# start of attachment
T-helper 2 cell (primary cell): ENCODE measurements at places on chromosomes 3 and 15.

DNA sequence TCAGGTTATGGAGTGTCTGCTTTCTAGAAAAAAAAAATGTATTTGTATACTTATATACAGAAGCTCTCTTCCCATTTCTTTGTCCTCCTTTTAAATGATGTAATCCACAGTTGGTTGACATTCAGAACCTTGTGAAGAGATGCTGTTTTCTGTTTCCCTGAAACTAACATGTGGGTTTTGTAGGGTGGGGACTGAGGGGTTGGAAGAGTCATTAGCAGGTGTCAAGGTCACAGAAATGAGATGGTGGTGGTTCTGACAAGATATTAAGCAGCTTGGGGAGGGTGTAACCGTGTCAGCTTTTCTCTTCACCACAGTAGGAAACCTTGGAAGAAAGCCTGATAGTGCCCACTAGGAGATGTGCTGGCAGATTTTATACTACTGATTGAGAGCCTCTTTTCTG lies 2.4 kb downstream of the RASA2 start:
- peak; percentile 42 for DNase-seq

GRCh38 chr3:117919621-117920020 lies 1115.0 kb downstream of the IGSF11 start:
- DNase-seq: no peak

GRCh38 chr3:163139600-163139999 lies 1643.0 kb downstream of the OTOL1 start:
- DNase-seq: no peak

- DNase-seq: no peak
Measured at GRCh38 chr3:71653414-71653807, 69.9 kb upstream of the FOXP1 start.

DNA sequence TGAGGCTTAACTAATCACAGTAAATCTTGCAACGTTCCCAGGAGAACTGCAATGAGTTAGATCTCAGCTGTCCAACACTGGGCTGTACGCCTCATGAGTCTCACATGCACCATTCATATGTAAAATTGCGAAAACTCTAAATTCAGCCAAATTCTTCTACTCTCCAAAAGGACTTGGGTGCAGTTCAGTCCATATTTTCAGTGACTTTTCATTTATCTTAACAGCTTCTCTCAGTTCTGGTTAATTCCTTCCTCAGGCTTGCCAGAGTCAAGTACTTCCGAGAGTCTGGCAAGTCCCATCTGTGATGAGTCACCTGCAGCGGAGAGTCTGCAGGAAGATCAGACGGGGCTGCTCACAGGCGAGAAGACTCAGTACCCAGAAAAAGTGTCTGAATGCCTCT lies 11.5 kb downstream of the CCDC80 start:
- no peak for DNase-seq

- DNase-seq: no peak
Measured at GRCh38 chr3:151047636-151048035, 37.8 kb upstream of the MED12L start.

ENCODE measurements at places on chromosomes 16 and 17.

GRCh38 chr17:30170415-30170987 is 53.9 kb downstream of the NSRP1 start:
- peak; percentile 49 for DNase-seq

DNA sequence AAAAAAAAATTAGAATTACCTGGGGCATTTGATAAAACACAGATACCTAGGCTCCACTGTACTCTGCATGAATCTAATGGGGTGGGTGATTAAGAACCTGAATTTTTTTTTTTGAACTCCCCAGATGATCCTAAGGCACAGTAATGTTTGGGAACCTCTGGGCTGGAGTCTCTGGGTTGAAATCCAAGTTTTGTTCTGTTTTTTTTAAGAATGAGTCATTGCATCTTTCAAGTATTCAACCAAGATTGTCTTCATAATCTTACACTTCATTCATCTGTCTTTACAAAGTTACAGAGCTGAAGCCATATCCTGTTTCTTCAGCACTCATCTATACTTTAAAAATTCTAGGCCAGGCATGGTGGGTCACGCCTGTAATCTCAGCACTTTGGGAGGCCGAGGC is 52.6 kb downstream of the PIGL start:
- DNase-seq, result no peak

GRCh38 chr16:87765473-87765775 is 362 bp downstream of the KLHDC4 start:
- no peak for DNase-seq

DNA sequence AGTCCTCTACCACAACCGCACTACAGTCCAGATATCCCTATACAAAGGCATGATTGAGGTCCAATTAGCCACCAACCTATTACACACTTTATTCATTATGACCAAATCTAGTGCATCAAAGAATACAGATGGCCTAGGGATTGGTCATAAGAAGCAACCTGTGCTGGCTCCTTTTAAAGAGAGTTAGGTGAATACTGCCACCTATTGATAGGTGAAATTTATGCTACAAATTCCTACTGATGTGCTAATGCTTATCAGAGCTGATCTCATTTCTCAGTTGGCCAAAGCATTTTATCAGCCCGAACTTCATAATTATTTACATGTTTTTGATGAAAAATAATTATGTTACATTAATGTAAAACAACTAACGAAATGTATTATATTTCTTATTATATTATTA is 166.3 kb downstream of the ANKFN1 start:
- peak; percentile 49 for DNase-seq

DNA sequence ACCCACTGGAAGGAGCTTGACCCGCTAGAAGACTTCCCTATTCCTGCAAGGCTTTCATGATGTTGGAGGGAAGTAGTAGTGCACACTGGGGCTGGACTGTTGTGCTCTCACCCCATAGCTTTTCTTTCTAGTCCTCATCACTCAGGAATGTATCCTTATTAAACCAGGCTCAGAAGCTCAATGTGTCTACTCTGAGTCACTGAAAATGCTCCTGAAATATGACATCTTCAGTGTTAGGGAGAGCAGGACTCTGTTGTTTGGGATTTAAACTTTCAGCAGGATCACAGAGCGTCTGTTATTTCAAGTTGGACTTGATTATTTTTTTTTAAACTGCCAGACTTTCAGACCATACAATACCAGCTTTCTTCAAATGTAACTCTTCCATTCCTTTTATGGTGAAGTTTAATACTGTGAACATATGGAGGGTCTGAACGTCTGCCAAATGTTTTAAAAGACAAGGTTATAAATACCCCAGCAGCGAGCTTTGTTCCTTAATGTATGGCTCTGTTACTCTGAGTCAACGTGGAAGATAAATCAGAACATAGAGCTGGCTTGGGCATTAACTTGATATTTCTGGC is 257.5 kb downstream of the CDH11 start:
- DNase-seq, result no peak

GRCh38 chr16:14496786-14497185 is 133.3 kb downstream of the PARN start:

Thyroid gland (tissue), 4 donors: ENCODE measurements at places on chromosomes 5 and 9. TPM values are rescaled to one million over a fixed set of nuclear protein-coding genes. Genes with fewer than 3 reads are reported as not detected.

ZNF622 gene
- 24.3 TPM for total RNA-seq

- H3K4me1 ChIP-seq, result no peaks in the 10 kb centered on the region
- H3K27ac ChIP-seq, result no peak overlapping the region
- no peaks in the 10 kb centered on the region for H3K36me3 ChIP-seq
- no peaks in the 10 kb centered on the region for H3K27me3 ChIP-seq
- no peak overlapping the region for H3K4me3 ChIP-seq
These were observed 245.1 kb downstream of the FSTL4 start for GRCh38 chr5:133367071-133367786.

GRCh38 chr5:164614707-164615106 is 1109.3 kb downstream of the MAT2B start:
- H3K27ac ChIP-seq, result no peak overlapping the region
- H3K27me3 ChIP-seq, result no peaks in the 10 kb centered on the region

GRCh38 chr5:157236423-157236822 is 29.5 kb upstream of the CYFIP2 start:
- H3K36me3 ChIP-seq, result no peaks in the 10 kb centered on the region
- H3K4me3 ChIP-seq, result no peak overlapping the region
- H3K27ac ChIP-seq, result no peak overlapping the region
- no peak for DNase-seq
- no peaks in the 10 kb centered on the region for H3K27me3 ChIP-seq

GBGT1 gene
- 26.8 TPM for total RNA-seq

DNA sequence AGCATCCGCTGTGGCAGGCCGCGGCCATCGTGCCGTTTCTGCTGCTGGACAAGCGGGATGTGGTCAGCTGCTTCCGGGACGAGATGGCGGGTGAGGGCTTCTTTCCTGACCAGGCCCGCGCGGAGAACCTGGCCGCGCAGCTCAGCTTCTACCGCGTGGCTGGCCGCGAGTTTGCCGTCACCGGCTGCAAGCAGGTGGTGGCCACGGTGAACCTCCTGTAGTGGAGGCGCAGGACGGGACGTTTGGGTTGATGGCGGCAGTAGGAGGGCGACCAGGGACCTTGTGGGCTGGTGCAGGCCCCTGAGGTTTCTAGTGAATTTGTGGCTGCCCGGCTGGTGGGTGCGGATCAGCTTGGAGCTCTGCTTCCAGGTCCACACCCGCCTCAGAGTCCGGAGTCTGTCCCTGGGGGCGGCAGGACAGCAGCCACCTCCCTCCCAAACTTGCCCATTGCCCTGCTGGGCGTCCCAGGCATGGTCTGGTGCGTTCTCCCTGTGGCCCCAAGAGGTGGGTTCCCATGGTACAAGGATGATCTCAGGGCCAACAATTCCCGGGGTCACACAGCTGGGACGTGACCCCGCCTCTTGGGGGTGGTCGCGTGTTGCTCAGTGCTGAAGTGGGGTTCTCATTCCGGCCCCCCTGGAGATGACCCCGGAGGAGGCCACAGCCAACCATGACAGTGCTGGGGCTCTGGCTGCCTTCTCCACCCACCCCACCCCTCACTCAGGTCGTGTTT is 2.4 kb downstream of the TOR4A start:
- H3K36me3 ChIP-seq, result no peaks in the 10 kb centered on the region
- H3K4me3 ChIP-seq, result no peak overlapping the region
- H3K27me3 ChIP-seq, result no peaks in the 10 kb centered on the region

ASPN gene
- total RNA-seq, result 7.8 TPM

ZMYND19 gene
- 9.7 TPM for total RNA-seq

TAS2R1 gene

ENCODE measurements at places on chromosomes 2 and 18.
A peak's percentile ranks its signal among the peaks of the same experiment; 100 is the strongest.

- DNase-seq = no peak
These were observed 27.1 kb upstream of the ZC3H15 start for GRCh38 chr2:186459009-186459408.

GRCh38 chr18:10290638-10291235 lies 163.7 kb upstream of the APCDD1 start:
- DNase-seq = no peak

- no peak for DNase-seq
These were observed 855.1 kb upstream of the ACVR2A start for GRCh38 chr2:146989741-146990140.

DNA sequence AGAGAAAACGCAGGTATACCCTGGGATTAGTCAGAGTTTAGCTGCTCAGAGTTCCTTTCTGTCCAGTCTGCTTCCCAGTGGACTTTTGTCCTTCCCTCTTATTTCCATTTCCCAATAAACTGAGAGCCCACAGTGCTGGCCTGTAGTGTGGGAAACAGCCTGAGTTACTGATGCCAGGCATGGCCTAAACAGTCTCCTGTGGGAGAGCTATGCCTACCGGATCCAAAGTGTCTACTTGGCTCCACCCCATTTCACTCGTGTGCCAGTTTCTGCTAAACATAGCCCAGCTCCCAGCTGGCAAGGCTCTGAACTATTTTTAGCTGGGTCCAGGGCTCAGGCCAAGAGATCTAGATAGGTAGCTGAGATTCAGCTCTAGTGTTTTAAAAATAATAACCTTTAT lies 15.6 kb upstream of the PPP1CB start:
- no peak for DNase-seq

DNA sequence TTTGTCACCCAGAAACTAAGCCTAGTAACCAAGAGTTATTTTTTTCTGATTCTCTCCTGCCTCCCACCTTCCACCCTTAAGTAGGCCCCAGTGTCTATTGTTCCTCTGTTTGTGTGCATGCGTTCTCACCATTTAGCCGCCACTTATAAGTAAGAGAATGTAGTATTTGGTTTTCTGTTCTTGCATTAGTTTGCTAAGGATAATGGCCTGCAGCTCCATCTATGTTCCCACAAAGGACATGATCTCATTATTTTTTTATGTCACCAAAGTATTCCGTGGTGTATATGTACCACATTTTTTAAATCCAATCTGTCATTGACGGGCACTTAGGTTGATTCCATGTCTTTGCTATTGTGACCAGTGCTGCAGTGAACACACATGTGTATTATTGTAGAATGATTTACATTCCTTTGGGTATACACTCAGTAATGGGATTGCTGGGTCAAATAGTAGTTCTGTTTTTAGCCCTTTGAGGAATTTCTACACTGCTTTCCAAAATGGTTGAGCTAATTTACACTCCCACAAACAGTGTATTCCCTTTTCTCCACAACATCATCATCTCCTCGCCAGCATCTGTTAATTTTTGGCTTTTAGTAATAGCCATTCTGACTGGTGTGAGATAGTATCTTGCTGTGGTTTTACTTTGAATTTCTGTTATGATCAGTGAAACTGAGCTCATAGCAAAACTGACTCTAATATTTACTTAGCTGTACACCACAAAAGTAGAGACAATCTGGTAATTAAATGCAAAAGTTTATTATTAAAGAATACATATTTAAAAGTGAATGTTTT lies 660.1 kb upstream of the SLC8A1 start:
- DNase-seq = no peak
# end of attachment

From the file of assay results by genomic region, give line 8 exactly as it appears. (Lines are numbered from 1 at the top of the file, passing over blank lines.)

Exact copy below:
- DNase-seq: no peak